Samantha Sawmiller grew up on a farm in Southwest Ohio where she learned about conservation and service, but her interest in environmental policy really became clear during her tour of duty in Iraq, 6,000 miles away from home.
Sawmiller, who joined the Marine Corps in 2006 immediately after graduating from high school, often spent what little free time she had cleaning up around her compound during her 12-month deployment in 2009.
“When I was in Iraq there was just a lot of debris that would get blown around, there were a lot of sandstorms, and things weren’t [always] secured down,” she said. “I just wanted to leave it better than I found it in, and that’s with anything I do.”
When she got back to the states, Sawmiller earned her Bachelor of Science in Environmental Policy and Management from Ohio State University. In 2016, after spending some time working as a Program Coordinator for the Sierra Club, Sawmiller accepted a job as U.S. Senator Sherrod Brown’s Veteran and Military Affairs Liaison.
“Being a veteran myself and having family who are veterans – my husband served in the Ohio Army National Guard – I try to be a fierce advocate for veteran and military families,” she said.
During her time working for Brown, Sawmiller decided to go back to school. She was drawn to the Voinovich School of Leadership and Public Affairs for its Executive MPA program, which allowed her to earn her Master in Public Administration in two years with online and in-person classes spread over 20 Saturdays.
“The Executive MPA provided me with the opportunity to still work, to take care of my family and get an education [to] advance my career,” she said.
The program’s flexible nature became especially important when Sawmiller found out she was pregnant during her enrollment.
“I was not necessarily planning on that during the program,” she said. “I actually ended up having my daughter during winter break and I came back the following semester for the spring.”
The faculty and her peers were very understanding of her situation, Sawmiller said.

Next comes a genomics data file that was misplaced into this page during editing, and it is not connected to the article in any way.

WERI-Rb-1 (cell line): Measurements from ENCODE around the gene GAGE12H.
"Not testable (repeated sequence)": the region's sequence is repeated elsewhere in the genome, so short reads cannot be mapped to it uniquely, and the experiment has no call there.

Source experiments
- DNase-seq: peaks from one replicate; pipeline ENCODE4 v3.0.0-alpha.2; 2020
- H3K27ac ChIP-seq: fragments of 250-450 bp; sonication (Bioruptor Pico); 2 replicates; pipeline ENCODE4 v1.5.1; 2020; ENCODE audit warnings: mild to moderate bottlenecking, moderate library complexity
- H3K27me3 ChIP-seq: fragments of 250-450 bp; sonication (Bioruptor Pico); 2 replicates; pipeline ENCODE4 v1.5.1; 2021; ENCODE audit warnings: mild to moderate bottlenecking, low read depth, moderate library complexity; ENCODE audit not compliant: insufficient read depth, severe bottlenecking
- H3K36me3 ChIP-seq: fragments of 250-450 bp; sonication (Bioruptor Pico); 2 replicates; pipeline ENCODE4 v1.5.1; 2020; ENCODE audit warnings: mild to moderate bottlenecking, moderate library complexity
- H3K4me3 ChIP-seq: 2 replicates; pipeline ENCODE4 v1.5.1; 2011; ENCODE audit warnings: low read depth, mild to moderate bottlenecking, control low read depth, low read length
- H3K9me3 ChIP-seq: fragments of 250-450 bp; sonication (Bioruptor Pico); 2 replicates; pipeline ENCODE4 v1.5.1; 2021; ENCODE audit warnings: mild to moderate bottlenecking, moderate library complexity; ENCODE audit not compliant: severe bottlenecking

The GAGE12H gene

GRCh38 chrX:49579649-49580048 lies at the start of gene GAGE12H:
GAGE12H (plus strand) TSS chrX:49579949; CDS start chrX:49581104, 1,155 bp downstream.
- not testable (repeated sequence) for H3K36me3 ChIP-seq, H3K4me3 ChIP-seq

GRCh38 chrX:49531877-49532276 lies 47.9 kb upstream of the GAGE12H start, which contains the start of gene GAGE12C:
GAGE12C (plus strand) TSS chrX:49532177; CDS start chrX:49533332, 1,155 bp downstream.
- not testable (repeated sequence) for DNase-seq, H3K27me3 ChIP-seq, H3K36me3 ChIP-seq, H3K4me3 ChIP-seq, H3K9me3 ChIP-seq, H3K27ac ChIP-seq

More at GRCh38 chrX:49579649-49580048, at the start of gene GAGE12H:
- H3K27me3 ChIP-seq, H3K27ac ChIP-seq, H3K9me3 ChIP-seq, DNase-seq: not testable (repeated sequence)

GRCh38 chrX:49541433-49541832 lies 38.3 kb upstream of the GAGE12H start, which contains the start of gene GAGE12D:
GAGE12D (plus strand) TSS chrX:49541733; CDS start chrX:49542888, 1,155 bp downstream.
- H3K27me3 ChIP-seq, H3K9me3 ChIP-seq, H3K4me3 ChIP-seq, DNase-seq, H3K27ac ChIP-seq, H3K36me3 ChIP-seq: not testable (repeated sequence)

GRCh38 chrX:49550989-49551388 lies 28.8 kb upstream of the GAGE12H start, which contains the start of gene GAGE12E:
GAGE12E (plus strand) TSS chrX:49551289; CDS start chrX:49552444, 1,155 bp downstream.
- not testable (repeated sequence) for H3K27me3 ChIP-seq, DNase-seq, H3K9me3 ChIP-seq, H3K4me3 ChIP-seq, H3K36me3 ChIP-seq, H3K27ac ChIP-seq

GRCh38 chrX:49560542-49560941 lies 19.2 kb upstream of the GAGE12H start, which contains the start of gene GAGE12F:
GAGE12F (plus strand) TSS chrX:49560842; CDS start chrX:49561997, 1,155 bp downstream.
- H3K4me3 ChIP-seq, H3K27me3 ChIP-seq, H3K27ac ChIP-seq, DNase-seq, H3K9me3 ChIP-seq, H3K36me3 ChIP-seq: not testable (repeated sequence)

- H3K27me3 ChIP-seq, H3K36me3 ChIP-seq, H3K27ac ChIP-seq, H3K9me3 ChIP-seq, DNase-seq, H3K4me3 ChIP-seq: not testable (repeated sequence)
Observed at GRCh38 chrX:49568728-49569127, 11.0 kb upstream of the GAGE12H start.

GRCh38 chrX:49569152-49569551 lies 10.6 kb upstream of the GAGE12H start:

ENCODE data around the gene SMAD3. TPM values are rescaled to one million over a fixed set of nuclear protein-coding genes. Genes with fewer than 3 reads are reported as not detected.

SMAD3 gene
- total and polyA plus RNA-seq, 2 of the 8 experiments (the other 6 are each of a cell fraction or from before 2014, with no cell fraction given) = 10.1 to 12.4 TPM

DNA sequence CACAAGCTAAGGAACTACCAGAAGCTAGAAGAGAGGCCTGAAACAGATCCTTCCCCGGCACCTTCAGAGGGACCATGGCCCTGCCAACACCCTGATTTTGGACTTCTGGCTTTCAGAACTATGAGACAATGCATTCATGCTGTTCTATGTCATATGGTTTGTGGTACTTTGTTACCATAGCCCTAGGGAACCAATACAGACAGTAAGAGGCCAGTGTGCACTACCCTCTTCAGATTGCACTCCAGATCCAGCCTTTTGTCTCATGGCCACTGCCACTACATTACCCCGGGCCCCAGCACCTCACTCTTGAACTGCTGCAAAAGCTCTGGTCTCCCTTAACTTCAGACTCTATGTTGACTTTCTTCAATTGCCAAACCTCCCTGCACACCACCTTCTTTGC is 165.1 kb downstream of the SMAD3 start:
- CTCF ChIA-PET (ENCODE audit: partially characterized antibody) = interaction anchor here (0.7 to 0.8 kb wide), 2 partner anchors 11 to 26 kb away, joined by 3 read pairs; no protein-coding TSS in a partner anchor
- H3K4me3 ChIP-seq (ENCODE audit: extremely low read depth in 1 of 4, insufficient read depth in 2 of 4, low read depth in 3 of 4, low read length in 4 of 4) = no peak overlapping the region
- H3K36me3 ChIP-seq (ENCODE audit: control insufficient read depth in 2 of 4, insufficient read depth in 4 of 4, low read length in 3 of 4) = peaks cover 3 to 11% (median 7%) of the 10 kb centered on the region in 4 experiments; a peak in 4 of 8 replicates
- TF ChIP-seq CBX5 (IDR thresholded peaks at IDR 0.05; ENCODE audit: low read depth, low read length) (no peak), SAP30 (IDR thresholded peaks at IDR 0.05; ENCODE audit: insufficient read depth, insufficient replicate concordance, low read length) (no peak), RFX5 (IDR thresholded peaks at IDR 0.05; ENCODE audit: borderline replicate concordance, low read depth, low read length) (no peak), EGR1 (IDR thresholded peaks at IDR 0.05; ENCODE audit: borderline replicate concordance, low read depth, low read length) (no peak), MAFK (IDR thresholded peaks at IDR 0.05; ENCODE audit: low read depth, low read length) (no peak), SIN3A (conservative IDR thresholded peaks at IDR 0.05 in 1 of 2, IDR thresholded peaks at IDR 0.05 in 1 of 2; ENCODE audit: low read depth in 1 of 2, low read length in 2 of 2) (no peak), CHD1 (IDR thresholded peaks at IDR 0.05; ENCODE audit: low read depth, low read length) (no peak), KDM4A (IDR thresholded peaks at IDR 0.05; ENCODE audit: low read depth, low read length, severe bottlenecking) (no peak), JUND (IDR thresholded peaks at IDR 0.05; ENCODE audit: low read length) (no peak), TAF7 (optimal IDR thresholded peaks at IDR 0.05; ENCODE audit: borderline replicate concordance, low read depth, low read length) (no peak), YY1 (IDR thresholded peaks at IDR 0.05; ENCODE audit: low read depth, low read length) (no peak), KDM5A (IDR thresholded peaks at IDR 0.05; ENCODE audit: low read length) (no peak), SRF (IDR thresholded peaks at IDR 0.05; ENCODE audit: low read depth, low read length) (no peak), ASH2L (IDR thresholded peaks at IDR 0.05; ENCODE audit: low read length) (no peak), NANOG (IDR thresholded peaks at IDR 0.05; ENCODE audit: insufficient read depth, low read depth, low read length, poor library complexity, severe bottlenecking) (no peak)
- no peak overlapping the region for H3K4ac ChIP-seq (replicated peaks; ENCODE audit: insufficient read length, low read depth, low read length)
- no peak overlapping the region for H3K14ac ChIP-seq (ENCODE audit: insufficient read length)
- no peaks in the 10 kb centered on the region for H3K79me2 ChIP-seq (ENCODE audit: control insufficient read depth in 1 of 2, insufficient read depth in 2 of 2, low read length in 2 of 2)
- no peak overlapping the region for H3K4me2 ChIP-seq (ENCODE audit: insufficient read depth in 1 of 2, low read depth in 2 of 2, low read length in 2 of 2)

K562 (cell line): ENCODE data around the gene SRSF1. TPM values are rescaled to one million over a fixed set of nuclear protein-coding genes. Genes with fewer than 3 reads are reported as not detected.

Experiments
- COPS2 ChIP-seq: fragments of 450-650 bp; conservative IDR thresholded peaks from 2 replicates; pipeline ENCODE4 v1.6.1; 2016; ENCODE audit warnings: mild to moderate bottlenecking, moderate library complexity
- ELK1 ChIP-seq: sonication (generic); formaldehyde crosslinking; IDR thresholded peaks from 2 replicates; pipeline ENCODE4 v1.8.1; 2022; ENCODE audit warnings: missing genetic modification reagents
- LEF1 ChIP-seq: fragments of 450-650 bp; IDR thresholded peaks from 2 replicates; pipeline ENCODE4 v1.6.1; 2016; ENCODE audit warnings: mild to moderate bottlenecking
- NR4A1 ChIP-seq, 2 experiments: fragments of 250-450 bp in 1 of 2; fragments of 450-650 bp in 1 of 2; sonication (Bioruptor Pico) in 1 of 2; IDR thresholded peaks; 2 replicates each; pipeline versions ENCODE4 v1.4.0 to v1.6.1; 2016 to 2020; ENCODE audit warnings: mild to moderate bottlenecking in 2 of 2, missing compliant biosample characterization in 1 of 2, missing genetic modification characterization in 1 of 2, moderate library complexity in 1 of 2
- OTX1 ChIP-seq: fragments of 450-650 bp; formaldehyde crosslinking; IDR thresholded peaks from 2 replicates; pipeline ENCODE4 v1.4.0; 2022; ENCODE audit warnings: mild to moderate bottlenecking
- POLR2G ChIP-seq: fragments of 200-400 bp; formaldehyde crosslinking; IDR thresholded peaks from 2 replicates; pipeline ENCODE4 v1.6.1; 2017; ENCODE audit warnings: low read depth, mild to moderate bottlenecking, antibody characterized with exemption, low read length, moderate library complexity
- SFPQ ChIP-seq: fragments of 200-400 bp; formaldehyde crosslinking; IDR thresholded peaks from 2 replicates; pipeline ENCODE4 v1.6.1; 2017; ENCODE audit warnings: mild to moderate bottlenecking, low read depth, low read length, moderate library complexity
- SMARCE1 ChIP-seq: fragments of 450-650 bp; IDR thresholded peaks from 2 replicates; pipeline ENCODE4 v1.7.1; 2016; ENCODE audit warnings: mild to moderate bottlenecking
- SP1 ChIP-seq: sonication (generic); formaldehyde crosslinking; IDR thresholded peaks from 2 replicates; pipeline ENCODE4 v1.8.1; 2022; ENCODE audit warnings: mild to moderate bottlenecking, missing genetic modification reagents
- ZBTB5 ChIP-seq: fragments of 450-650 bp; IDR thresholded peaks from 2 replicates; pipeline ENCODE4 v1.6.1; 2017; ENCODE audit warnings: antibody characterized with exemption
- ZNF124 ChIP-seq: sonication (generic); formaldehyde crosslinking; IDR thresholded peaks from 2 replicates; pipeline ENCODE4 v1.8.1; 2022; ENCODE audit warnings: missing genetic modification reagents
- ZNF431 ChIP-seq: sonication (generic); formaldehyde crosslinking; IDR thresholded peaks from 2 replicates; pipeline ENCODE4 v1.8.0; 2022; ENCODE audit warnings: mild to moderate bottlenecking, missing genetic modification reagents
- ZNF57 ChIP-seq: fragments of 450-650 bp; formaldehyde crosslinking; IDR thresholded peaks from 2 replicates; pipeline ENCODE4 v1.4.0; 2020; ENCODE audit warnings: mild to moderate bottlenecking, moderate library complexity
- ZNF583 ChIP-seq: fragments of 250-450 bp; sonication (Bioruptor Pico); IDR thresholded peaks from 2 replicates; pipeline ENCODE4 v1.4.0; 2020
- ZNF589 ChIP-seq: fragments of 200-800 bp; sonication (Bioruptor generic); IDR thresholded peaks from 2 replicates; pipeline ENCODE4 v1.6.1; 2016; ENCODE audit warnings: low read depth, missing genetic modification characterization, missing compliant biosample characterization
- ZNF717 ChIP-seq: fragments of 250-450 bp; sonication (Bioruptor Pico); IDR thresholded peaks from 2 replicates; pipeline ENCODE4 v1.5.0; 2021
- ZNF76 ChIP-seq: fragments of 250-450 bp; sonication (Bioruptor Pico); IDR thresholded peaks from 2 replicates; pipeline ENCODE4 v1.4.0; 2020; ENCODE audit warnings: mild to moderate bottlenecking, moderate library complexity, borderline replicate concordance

“I wasn’t the only one in that position—there were actually a couple other women [and] soon-to-be fathers in similar positions,” she said. “Everyone in that program is very supportive and just very flexible.”
Sawmiller also found the Voinovich School and Ohio University overall to be veteran friendly. When she wanted to use the resources available to her through Veteran Readiness and Employment services (formerly known as Vocational Rehabilitation and Employment), OHIO’s Veterans and Military Student Services Center helped her navigate the process.
“[That] can be kind of difficult and tedious,” she said. “They were really helpful.”
Inspired by her work in Senator Brown’s office, Sawmiller focused her studies on local government operations.
“The MPA was eye opening for me in the sense of understanding better how local governments are funded—how the tax structures work there, and how public-private partnerships can sometimes help fill gaps with funding,” she said.
In 2019, after finishing her degree, Sawmiller started as a Development Manager for Open Road Renewables, a renewable energy company that focuses on developing utility-scale solar energy projects. Her understanding of local government policies has helped her to better communicate with the communities Open Road Renewables serves.
“I explain the benefits of the projects we’re developing in their communities and how these projects can provide increased tax revenue and local jobs,” she said. “Especially now with the budget constraints that everyone’s going to have [due to the coronavirus].”
Energy, and particularly renewable energy, has become a major industry for veterans. A 2019 study by Environmental Entrepreneurs found that 11% of Ohio’s clean energy economy jobs are held by military veterans, compared to the overall workforce where veterans make up 5%. A number of programs, like Solar Ready Vets and IBEW’s Helmets to Hardhats program, have been established to recruit more veterans into clean energy careers.
“The industry is a perfect fit for veterans, there’s just a lot of skills that can translate,” Sawmiller said. “It certainly takes discipline to manage projects from the field and knowing the impact these projects have on the communities we work in is motivating and a way of continuing to serve.”
In addition to the skills she learned through the Voinovich School’s Executive MPA program, Sawmiller found a community of peers that mirrors the one she had in the military.
“One thing military veterans are looking for - or miss after they serve - is the family, the bond that they have, especially if they’re active duty. You leave those people, you get out and you miss it, you miss them, and you lose touch,” she said. “The Executive MPA program helped me. I still speak with professors, I made a friend group, and we’re all professionals in our different careers, but we’re still close and still speak and help each other when and where we can.”